• However, the main series itself averts this, in order, Captain Montgomery is killed to save Beckett. Then she's shot anyway, at which point Castle admits that he loves her. Then she gets amnesia and doesn't remember. Then he overhears her saying that she did remember. This pushes him away, just when she's about to open up about her feelings. Then he tells her he knows, just as she's about to go after a man involved in her mother's murder. After she's nearly killed, she realizes she loves Castle, and they start a relationship. As they engage in increasingly transparent shenanigans to hide their relationship, they finally take down Joanna Beckett's killer. Oh, and that FBI thing? That was after Beckett accepted Castle's marriage proposal.
    • In a slightly more minor capacity this is also played straight in various episodes in which Castle and Beckett are given a situation in which her usual authority is not valid(generally when they are out of her jurisdiction) or that they otherwise shouldn't be working together normally (like when Castle was briefly a fugitive or when Beckett was working for the feds), but that they generally keep doing things as normal partners by the second commercial break.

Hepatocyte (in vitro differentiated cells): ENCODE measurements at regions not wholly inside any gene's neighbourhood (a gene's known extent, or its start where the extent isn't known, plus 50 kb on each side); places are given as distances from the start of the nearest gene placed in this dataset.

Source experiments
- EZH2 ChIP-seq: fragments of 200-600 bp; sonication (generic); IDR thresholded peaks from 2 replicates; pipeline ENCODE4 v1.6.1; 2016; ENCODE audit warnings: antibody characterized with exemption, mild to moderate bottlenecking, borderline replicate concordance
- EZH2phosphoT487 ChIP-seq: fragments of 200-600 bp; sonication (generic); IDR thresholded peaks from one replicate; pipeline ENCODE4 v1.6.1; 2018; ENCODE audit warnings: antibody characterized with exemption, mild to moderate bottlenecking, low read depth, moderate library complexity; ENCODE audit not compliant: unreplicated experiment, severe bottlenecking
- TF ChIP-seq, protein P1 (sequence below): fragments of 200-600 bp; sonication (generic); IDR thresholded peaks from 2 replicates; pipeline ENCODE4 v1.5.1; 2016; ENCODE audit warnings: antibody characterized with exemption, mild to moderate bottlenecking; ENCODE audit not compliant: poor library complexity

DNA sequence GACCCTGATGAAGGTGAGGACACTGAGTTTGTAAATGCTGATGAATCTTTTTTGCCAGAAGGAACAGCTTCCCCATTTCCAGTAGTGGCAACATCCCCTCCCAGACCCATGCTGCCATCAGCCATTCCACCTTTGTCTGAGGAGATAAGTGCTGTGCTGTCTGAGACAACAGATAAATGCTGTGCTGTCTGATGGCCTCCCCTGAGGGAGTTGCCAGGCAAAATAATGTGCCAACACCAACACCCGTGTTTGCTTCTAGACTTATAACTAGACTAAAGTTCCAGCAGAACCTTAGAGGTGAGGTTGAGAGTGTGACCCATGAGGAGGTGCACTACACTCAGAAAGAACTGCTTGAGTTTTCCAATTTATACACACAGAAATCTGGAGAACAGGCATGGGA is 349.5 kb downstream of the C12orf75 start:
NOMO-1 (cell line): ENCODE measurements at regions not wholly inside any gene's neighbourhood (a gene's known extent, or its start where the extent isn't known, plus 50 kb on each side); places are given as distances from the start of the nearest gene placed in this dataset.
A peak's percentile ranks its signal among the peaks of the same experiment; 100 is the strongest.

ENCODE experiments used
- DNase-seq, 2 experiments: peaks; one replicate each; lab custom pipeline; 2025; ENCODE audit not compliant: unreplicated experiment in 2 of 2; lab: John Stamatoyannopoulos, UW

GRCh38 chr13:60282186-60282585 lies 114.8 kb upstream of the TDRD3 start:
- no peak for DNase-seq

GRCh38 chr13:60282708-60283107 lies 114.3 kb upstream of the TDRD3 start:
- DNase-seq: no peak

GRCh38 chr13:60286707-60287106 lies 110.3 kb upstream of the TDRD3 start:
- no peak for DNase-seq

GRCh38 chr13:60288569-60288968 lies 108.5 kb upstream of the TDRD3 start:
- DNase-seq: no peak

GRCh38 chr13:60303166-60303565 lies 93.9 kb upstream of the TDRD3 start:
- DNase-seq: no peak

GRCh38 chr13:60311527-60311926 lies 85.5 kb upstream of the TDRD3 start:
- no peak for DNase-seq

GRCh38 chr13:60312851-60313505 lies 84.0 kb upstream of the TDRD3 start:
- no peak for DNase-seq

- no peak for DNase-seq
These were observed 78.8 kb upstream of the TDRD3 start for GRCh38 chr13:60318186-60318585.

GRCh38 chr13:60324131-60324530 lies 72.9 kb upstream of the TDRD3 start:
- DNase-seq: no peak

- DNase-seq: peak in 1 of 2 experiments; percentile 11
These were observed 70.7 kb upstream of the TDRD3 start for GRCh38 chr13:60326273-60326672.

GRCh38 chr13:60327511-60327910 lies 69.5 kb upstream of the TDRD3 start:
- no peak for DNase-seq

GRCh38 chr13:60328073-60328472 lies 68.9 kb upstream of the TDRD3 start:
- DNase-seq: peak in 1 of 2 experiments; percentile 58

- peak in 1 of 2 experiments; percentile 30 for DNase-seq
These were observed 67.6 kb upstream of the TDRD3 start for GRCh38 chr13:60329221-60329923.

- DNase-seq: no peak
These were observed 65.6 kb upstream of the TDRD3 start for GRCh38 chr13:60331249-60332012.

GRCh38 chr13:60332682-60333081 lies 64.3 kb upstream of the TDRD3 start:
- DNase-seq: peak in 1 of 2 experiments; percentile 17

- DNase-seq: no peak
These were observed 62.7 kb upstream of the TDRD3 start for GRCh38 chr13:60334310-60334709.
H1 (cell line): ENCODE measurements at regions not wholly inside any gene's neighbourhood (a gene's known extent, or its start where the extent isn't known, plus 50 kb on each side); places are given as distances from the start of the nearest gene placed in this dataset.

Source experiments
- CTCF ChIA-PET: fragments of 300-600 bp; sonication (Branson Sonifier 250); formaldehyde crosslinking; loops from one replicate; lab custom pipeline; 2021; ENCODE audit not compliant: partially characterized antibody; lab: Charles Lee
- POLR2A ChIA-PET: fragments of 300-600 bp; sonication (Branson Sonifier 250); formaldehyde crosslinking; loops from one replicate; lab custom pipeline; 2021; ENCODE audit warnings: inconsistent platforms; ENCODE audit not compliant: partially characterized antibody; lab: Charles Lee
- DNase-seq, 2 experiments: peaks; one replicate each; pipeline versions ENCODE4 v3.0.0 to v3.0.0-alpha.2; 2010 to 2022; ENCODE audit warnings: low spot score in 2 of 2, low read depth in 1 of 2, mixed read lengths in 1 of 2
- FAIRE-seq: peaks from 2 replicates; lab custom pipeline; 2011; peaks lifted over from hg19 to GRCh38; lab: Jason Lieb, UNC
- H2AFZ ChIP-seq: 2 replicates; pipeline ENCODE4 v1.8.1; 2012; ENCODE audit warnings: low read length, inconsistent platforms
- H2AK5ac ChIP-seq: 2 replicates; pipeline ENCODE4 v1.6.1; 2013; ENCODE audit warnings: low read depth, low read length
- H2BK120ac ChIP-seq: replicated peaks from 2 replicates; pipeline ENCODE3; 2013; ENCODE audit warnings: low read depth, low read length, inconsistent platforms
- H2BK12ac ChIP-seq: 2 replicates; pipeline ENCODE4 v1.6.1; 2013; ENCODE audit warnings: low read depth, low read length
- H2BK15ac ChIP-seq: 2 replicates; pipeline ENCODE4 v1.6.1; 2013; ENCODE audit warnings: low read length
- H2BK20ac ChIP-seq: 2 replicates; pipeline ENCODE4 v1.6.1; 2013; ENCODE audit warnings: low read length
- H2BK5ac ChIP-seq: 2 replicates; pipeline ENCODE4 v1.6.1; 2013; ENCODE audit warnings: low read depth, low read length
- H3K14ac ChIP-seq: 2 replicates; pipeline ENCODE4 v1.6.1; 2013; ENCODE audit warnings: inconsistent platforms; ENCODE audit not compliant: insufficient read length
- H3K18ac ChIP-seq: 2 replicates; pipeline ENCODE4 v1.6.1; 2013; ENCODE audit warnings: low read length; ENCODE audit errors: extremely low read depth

• Frasier has flipped between playing the trope straight and inverting it. For example, the end of Season Five has the radio personalities getting fired. Frasier, however, is never able to find a permanent girlfriend so he can remain a bachelor. Ditto Martin, until the end of the series when it doesn't matter anymore.
  • Sort of zig-zagged with Anthony Bourdain in No Reservations. On one hand, he thinks a chef that sticks with a specialty dish will be the death of him or her. On the other, he has a hard on for food stalls that specialize in one dish because they do it well.
  • A common complaint about Friends is that, despite the many changes that happen in the six characters' lives throughout the series (new jobs, new apartments, etc.), they (except Chandler and possibly Rachel) never really grow or evolve as people. Instead, continuing to make the same mistakes and maintain the same unlikable traits (which are, if anything, amplified due to Flanderization) from season to season. In a sense, the series both plays straight and averts this trope.